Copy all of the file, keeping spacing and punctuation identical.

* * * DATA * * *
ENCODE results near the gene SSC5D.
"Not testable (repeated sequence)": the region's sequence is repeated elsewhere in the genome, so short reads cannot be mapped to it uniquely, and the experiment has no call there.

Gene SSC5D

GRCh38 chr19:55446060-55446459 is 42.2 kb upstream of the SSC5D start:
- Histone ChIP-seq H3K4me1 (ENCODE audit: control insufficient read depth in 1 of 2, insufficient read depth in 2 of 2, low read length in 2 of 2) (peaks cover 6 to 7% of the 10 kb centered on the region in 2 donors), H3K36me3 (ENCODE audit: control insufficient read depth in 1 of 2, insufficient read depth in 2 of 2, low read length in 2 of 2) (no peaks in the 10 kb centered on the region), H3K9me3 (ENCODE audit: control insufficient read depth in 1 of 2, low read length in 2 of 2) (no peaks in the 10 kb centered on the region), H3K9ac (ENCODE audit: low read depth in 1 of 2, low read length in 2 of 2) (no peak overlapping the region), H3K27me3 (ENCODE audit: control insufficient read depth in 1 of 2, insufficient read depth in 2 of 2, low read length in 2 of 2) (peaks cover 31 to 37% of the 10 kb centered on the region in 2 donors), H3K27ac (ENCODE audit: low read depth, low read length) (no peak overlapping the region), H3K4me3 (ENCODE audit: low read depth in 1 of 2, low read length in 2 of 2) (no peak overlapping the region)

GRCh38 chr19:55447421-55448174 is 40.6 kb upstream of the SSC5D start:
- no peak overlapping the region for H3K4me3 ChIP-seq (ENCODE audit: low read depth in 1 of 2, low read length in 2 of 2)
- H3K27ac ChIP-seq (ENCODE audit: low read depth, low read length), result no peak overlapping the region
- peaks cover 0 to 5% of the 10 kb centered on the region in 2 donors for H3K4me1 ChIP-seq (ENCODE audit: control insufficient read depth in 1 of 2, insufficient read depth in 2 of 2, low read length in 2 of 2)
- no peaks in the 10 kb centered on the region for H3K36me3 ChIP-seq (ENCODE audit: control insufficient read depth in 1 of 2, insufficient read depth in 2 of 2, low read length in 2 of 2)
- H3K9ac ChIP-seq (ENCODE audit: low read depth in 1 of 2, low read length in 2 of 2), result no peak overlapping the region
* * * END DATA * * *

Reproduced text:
ENCODE results near the gene SSC5D.
"Not testable (repeated sequence)": the region's sequence is repeated elsewhere in the genome, so short reads cannot be mapped to it uniquely, and the experiment has no call there.

Gene SSC5D

GRCh38 chr19:55446060-55446459 is 42.2 kb upstream of the SSC5D start:
- Histone ChIP-seq H3K4me1 (ENCODE audit: control insufficient read depth in 1 of 2, insufficient read depth in 2 of 2, low read length in 2 of 2) (peaks cover 6 to 7% of the 10 kb centered on the region in 2 donors), H3K36me3 (ENCODE audit: control insufficient read depth in 1 of 2, insufficient read depth in 2 of 2, low read length in 2 of 2) (no peaks in the 10 kb centered on the region), H3K9me3 (ENCODE audit: control insufficient read depth in 1 of 2, low read length in 2 of 2) (no peaks in the 10 kb centered on the region), H3K9ac (ENCODE audit: low read depth in 1 of 2, low read length in 2 of 2) (no peak overlapping the region), H3K27me3 (ENCODE audit: control insufficient read depth in 1 of 2, insufficient read depth in 2 of 2, low read length in 2 of 2) (peaks cover 31 to 37% of the 10 kb centered on the region in 2 donors), H3K27ac (ENCODE audit: low read depth, low read length) (no peak overlapping the region), H3K4me3 (ENCODE audit: low read depth in 1 of 2, low read length in 2 of 2) (no peak overlapping the region)

GRCh38 chr19:55447421-55448174 is 40.6 kb upstream of the SSC5D start:
- no peak overlapping the region for H3K4me3 ChIP-seq (ENCODE audit: low read depth in 1 of 2, low read length in 2 of 2)
- H3K27ac ChIP-seq (ENCODE audit: low read depth, low read length), result no peak overlapping the region
- peaks cover 0 to 5% of the 10 kb centered on the region in 2 donors for H3K4me1 ChIP-seq (ENCODE audit: control insufficient read depth in 1 of 2, insufficient read depth in 2 of 2, low read length in 2 of 2)
- no peaks in the 10 kb centered on the region for H3K36me3 ChIP-seq (ENCODE audit: control insufficient read depth in 1 of 2, insufficient read depth in 2 of 2, low read length in 2 of 2)
- H3K9ac ChIP-seq (ENCODE audit: low read depth in 1 of 2, low read length in 2 of 2), result no peak overlapping the region